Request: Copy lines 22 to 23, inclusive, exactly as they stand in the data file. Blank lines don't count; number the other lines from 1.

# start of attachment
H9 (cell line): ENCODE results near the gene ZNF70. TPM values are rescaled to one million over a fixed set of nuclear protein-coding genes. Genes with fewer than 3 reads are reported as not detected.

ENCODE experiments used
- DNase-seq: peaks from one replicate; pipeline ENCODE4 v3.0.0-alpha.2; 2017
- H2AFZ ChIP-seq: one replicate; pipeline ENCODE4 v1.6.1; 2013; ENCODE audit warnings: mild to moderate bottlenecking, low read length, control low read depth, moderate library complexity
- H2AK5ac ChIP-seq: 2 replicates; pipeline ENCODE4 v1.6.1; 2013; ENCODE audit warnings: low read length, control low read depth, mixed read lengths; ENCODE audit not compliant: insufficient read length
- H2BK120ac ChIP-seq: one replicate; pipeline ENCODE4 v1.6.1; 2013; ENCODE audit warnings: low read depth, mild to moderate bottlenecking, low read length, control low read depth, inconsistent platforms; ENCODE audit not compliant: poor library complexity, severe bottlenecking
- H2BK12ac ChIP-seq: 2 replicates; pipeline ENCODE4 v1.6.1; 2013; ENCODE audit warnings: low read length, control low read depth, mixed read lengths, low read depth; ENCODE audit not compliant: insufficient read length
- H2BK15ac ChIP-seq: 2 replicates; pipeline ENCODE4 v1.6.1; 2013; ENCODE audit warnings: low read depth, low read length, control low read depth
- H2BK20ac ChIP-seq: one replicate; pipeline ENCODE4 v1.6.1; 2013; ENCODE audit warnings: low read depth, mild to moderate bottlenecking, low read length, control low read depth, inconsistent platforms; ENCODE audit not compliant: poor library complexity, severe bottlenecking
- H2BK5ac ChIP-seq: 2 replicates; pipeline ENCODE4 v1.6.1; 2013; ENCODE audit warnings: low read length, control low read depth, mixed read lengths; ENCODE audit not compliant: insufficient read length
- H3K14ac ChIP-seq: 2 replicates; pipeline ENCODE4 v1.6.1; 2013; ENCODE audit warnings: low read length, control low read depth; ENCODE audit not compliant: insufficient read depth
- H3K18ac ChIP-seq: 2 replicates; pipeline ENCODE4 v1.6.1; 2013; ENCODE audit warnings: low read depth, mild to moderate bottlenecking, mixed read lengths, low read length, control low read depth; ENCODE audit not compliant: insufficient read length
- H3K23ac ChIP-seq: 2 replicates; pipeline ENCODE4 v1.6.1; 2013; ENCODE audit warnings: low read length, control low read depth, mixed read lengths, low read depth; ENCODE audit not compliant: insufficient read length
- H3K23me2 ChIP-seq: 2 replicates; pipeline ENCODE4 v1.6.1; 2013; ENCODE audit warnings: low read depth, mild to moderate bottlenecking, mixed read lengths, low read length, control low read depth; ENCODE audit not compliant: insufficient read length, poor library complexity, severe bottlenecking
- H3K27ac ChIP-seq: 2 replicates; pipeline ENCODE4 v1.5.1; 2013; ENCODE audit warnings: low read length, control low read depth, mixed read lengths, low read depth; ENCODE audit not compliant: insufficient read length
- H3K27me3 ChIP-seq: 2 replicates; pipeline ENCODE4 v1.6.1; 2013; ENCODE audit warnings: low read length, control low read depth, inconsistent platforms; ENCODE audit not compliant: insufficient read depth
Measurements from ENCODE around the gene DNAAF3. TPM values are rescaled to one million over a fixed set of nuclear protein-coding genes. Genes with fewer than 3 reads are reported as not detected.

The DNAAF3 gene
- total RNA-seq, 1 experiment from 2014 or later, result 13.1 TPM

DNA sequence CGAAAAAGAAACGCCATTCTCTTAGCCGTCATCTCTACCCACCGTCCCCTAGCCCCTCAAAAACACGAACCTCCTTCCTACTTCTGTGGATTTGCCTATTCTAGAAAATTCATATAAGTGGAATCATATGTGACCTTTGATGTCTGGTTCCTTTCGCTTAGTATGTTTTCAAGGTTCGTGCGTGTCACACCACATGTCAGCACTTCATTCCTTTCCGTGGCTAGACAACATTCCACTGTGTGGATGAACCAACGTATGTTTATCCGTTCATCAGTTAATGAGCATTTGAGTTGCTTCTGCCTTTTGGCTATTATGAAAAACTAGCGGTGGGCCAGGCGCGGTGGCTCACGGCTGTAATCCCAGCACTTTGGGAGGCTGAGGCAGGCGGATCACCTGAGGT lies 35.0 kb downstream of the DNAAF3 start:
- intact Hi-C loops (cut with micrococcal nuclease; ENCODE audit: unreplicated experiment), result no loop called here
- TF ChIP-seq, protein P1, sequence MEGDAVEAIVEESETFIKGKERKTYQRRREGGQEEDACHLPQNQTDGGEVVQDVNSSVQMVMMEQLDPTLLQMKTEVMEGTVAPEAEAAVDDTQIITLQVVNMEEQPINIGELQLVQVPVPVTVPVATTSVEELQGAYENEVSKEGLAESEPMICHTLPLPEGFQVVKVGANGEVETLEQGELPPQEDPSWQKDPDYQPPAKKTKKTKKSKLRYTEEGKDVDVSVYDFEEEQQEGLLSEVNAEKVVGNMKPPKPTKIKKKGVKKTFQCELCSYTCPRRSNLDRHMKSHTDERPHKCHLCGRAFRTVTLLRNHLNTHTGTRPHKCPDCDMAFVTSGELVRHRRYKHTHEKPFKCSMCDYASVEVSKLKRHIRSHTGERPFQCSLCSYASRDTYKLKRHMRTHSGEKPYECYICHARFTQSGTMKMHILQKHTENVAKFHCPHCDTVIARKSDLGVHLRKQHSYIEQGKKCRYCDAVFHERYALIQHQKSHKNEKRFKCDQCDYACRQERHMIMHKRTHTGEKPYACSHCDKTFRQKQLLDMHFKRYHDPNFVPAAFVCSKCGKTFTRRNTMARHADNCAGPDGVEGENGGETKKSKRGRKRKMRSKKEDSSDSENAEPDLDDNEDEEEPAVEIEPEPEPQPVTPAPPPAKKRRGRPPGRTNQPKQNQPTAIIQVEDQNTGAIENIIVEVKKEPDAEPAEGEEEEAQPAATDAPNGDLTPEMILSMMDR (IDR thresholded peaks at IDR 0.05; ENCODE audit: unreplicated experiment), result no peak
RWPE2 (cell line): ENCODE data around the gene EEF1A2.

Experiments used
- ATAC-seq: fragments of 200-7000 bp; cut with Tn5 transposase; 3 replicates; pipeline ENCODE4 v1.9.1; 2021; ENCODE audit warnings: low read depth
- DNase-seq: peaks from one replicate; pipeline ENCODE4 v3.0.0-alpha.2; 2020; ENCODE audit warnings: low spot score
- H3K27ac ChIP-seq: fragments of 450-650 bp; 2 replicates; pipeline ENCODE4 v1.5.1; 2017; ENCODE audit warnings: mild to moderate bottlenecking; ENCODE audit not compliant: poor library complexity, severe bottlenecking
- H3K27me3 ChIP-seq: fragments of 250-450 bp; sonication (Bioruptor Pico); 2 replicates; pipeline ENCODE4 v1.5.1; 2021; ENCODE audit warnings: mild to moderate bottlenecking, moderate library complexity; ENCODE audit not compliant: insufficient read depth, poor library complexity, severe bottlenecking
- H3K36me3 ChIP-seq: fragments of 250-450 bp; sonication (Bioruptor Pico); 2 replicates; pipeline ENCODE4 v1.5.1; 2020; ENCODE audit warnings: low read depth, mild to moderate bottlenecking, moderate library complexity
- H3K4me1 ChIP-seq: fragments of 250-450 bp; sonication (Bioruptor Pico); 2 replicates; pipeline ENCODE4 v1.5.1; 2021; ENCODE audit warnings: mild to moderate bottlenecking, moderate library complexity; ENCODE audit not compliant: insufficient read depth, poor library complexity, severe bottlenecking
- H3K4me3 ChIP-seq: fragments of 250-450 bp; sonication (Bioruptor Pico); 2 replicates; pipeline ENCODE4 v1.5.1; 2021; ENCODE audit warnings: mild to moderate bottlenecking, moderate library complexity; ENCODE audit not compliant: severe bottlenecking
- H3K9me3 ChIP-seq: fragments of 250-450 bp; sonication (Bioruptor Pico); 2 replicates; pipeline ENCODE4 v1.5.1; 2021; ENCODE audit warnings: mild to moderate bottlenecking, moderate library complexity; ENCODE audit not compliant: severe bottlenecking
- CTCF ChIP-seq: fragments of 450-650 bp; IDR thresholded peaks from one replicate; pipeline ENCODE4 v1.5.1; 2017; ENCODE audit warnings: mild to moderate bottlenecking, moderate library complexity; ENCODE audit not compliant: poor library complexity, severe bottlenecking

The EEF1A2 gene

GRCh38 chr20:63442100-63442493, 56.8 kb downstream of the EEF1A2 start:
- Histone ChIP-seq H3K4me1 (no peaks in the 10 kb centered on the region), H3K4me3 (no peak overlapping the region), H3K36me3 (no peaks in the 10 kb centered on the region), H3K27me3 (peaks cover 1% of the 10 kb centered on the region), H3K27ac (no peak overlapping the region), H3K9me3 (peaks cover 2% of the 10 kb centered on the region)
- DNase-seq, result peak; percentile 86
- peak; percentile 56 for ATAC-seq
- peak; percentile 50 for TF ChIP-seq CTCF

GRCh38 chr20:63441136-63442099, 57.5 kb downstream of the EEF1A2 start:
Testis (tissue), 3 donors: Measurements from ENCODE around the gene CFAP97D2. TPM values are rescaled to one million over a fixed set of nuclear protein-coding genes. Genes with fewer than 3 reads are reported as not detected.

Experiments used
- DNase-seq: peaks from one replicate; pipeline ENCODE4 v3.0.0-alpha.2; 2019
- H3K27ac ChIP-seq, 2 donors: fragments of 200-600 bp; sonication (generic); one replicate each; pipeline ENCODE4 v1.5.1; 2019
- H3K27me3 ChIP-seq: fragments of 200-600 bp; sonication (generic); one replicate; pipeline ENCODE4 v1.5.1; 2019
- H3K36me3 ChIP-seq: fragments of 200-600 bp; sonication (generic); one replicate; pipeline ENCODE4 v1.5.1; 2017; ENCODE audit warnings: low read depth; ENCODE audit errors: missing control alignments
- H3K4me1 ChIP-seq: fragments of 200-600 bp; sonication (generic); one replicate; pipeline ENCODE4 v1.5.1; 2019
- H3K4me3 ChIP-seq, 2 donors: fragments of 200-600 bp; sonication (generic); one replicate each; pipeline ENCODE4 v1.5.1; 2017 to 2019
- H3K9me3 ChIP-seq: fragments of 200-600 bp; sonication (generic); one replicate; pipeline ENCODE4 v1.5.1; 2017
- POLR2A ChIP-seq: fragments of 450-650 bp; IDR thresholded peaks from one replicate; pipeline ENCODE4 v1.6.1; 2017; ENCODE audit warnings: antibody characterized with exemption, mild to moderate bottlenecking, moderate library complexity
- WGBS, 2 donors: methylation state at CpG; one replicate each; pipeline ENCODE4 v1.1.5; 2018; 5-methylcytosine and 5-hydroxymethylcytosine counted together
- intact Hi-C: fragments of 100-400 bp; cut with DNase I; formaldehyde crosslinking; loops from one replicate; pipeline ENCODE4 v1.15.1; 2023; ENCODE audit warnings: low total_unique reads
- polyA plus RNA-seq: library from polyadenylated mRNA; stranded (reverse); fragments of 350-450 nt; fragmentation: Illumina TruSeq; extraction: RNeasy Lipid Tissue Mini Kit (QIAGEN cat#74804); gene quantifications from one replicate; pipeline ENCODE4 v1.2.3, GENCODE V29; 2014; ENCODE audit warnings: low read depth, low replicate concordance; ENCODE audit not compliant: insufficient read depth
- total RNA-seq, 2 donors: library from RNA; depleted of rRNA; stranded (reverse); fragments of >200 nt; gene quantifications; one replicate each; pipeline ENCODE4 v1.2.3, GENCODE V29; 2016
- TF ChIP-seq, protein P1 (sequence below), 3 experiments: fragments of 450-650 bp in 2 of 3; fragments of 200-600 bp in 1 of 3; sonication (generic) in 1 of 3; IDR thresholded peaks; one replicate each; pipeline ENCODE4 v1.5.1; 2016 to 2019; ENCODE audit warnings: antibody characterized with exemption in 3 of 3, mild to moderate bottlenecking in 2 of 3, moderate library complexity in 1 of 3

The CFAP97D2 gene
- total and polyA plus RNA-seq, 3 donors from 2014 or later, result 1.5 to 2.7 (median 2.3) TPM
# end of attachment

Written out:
- TF ChIP-seq, protein P1, sequence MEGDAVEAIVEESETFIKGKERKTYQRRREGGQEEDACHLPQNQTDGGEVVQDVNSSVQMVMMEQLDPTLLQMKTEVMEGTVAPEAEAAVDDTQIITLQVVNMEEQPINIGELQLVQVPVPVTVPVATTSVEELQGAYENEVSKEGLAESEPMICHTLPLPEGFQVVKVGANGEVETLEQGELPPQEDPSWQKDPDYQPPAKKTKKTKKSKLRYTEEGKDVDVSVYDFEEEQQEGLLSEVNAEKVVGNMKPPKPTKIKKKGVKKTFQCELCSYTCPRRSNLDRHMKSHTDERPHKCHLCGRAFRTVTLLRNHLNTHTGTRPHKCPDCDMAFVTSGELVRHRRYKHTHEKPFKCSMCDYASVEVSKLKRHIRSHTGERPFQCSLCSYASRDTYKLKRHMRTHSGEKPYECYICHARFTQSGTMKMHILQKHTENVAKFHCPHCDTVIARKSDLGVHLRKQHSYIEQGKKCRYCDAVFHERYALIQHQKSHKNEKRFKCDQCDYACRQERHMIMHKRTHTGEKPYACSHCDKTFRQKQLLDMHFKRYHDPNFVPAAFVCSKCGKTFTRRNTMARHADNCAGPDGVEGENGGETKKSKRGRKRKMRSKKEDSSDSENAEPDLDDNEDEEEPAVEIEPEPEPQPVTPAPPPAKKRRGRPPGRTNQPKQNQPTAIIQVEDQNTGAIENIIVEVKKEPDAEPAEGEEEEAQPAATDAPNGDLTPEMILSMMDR (IDR thresholded peaks at IDR 0.05; ENCODE audit: unreplicated experiment), result no peak
RWPE2 (cell line): ENCODE data around the gene EEF1A2.